This being our annual December party, we didn't have an assigned book but instead pick books for the next few months (sometimes we've tried picking the whole next year's books all in one go, but that rarely works out for us). First, though, we just enjoyed getting together, sipping tea, enjoying book-group snacks, and playing with our host's Most Excellent cat, Max (even Max's shy companion, Maya, made a brief appearance).
After that, we revisited some of the books we wd have discussed had we managed to have the September (WICKED), October (ERAGON), and November (BEREN & LUTHIEN; TURIN) meetings. Wicked we universally found disfavor with: those who had read it all the way through (like Janice) and those who'd given up part-way in (like myself) were united in our bafflement of why people like, and praise, this book. Not only that, but why it had inspired a Broadway musical and given rise to a string of sequels. The idea of retelling a famous story from the villain's point of view, while it's becoming a bit overdone, has its potential, but here the author seemed determined to write a story about an Oz that would be utterly unrecognizable as Oz. The names were the same, but everything that made Oz 'Oz' was gone. I was reminded of LeGuin's famous essay "From Elfland to Poughkeepsie", and thought that here was a case where Elfland had deliberately been remade as Poughkeepsie -- the sense of wonder stripped out so that a dull political tale cd be substituted for it. Seeing this, I understood what the Jackson-bashers feel when they see his LotR films: a sense that he got everything that matters wrong. I think they're completely wrong about Jackson -- who I'd say sometimes screws up the details but does a great job delivering on the essence -- but just for that moment I felt their pain.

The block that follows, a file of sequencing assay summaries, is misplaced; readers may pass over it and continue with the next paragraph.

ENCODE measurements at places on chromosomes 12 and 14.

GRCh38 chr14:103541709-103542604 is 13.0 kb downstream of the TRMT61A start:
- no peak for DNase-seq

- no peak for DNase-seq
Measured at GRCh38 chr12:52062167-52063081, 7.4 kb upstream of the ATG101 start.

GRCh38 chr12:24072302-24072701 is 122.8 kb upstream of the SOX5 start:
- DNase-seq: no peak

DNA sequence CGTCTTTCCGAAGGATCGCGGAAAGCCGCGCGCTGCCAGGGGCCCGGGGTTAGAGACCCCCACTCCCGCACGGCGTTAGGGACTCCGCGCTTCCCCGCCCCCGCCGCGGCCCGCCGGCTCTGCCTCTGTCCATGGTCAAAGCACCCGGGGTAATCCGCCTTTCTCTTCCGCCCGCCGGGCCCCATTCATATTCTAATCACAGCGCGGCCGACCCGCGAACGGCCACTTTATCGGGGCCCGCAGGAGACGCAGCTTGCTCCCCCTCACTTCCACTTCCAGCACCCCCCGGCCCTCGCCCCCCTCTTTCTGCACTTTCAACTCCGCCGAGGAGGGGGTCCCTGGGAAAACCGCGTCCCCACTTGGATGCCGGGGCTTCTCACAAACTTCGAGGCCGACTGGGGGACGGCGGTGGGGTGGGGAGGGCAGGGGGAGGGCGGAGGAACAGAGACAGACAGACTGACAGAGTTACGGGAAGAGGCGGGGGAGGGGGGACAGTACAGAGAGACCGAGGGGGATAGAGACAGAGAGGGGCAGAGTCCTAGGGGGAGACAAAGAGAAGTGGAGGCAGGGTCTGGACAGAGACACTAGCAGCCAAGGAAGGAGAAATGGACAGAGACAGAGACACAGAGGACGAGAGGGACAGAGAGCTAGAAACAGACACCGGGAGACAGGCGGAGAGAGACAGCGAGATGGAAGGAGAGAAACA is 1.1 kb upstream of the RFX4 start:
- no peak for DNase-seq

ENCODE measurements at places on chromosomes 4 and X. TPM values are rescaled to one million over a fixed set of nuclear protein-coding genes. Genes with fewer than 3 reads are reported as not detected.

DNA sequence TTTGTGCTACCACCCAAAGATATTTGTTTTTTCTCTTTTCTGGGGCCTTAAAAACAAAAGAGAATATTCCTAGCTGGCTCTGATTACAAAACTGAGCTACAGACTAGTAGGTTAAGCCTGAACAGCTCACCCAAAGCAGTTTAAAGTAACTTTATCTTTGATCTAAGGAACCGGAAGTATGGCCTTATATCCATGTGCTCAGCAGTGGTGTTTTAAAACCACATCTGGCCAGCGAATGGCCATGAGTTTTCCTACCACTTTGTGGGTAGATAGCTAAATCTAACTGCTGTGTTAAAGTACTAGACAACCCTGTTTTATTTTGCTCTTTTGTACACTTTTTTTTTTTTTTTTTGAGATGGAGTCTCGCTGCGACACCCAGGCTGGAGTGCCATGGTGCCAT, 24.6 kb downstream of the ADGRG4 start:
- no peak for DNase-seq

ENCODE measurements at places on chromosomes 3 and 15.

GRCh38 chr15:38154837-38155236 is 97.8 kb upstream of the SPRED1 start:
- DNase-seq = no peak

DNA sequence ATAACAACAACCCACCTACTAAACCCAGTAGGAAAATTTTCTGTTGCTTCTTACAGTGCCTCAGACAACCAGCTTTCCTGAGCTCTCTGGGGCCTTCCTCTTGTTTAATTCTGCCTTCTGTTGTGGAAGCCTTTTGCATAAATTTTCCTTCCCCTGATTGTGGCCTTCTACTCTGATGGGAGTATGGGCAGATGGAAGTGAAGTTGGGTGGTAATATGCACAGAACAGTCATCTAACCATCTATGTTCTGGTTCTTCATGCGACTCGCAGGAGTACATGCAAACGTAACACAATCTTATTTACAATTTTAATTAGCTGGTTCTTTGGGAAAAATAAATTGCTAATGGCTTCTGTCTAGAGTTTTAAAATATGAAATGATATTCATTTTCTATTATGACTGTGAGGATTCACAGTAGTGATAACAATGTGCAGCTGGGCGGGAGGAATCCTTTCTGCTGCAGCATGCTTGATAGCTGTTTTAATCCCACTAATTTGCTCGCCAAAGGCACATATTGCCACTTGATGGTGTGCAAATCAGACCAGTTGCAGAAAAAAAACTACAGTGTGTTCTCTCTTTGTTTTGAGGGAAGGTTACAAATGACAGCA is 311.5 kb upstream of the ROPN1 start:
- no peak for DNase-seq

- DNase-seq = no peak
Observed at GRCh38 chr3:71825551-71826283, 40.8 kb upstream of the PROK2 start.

ERAGON we dealt with more summarily; the only person who'd read it strongly urged the rest of us not to, and we all pretty much felt inclined to take her advice; sounds pretty much like a mash-up of Tolkien (or Tolk-clones) + McCaffrey.
The Tolkien, on the other hand, we decided is too good to miss, so we decided to roll that over into our first meeting next year (January).
After bantering about several options (LITTLE BIG? -- no!; some Chinese or Japanese classic --where to start?; ARABIAN NIGHTS -- maybe later), we decided on what we'll be reading for the first half of next year:
January (1/16-11): THE STORY OF BEREN & LUTHIEN by J. R. R. Tolkien. From THE SILMARILLION (et al). location: our place in Kent.
February (2/20-11): JOHANNES CABAL -- THE NECROMANCER by Jonathan L. Howard. location: Chez Max.
March (3/20-11): HULDUFOLK 102 (documentary). location: Chris & Andy's
April (4/17-11): JOURNEY TO THE CENTER OF THE EARTH by Jules Verne. location: not yet determined
May (5/15-11): WATERSHIP DOWN by Richard Adams. location: not yet determined
June (6/19-11): GILGAMESH -- the translation by Andrew George, not the novelization by Nancy Sandars.
We generally meet on the third Sunday of the month, so if you're anywhere in the Seattle area and enjoy reading & discussing fantasy books, drop us a line.
P.S.: In other news, I was astonished to learn this week that the 'Dragonlance' series has now run its course and ended. At twenty-five years it had a good run, but I'm surprised to hear it's over.